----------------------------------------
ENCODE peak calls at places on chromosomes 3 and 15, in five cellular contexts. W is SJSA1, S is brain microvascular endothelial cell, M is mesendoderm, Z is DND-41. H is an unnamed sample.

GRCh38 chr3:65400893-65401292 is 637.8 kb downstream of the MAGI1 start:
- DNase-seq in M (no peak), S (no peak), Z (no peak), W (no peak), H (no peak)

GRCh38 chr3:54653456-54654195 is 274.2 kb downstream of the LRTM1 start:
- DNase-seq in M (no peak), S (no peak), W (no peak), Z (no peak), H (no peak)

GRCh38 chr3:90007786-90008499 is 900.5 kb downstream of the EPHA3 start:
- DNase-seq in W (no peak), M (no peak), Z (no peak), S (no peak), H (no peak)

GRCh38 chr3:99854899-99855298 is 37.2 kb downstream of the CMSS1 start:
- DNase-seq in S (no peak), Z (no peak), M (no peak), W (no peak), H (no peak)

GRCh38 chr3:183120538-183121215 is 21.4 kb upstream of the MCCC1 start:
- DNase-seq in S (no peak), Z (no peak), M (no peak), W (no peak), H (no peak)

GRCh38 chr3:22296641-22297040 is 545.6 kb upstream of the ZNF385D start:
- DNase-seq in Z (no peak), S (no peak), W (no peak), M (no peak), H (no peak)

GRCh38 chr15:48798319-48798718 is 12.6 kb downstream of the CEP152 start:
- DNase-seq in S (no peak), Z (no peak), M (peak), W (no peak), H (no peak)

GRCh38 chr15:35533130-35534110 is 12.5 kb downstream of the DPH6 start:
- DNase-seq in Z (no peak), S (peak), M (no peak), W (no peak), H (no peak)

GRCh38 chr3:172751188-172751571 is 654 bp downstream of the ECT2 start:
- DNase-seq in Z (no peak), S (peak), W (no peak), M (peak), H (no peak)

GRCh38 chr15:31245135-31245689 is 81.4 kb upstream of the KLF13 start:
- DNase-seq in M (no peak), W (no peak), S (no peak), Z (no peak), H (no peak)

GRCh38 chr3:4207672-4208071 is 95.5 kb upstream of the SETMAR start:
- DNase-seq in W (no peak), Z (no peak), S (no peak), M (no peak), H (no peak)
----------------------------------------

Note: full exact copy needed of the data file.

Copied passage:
ENCODE peak calls at places on chromosomes 3 and 15, in five cellular contexts. W is SJSA1, S is brain microvascular endothelial cell, M is mesendoderm, Z is DND-41. H is an unnamed sample.

GRCh38 chr3:65400893-65401292 is 637.8 kb downstream of the MAGI1 start:
- DNase-seq in M (no peak), S (no peak), Z (no peak), W (no peak), H (no peak)

GRCh38 chr3:54653456-54654195 is 274.2 kb downstream of the LRTM1 start:
- DNase-seq in M (no peak), S (no peak), W (no peak), Z (no peak), H (no peak)

GRCh38 chr3:90007786-90008499 is 900.5 kb downstream of the EPHA3 start:
- DNase-seq in W (no peak), M (no peak), Z (no peak), S (no peak), H (no peak)

GRCh38 chr3:99854899-99855298 is 37.2 kb downstream of the CMSS1 start:
- DNase-seq in S (no peak), Z (no peak), M (no peak), W (no peak), H (no peak)

GRCh38 chr3:183120538-183121215 is 21.4 kb upstream of the MCCC1 start:
- DNase-seq in S (no peak), Z (no peak), M (no peak), W (no peak), H (no peak)

GRCh38 chr3:22296641-22297040 is 545.6 kb upstream of the ZNF385D start:
- DNase-seq in Z (no peak), S (no peak), W (no peak), M (no peak), H (no peak)

GRCh38 chr15:48798319-48798718 is 12.6 kb downstream of the CEP152 start:
- DNase-seq in S (no peak), Z (no peak), M (peak), W (no peak), H (no peak)

GRCh38 chr15:35533130-35534110 is 12.5 kb downstream of the DPH6 start:
- DNase-seq in Z (no peak), S (peak), M (no peak), W (no peak), H (no peak)

GRCh38 chr3:172751188-172751571 is 654 bp downstream of the ECT2 start:
- DNase-seq in Z (no peak), S (peak), W (no peak), M (peak), H (no peak)

GRCh38 chr15:31245135-31245689 is 81.4 kb upstream of the KLF13 start:
- DNase-seq in M (no peak), W (no peak), S (no peak), Z (no peak), H (no peak)

GRCh38 chr3:4207672-4208071 is 95.5 kb upstream of the SETMAR start:
- DNase-seq in W (no peak), Z (no peak), S (no peak), M (no peak), H (no peak)